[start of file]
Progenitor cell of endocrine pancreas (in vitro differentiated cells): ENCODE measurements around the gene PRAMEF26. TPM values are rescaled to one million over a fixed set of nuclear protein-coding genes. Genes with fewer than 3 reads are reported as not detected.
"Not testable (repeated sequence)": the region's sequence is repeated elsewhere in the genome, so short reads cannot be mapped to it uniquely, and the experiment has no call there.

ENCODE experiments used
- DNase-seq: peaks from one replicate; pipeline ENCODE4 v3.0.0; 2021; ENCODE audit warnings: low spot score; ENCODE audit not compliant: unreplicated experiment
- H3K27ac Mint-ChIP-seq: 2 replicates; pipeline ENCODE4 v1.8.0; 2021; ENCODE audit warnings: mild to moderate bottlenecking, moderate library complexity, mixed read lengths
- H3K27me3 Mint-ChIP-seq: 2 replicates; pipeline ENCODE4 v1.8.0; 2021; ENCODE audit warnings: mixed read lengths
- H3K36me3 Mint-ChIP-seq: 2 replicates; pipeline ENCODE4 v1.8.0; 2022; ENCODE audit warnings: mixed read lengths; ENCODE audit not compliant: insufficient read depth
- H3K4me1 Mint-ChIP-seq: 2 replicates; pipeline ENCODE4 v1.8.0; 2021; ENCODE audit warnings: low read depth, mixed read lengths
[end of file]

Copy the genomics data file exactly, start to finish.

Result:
Progenitor cell of endocrine pancreas (in vitro differentiated cells): ENCODE measurements around the gene PRAMEF26. TPM values are rescaled to one million over a fixed set of nuclear protein-coding genes. Genes with fewer than 3 reads are reported as not detected.
"Not testable (repeated sequence)": the region's sequence is repeated elsewhere in the genome, so short reads cannot be mapped to it uniquely, and the experiment has no call there.

ENCODE experiments used
- DNase-seq: peaks from one replicate; pipeline ENCODE4 v3.0.0; 2021; ENCODE audit warnings: low spot score; ENCODE audit not compliant: unreplicated experiment
- H3K27ac Mint-ChIP-seq: 2 replicates; pipeline ENCODE4 v1.8.0; 2021; ENCODE audit warnings: mild to moderate bottlenecking, moderate library complexity, mixed read lengths
- H3K27me3 Mint-ChIP-seq: 2 replicates; pipeline ENCODE4 v1.8.0; 2021; ENCODE audit warnings: mixed read lengths
- H3K36me3 Mint-ChIP-seq: 2 replicates; pipeline ENCODE4 v1.8.0; 2022; ENCODE audit warnings: mixed read lengths; ENCODE audit not compliant: insufficient read depth
- H3K4me1 Mint-ChIP-seq: 2 replicates; pipeline ENCODE4 v1.8.0; 2021; ENCODE audit warnings: low read depth, mixed read lengths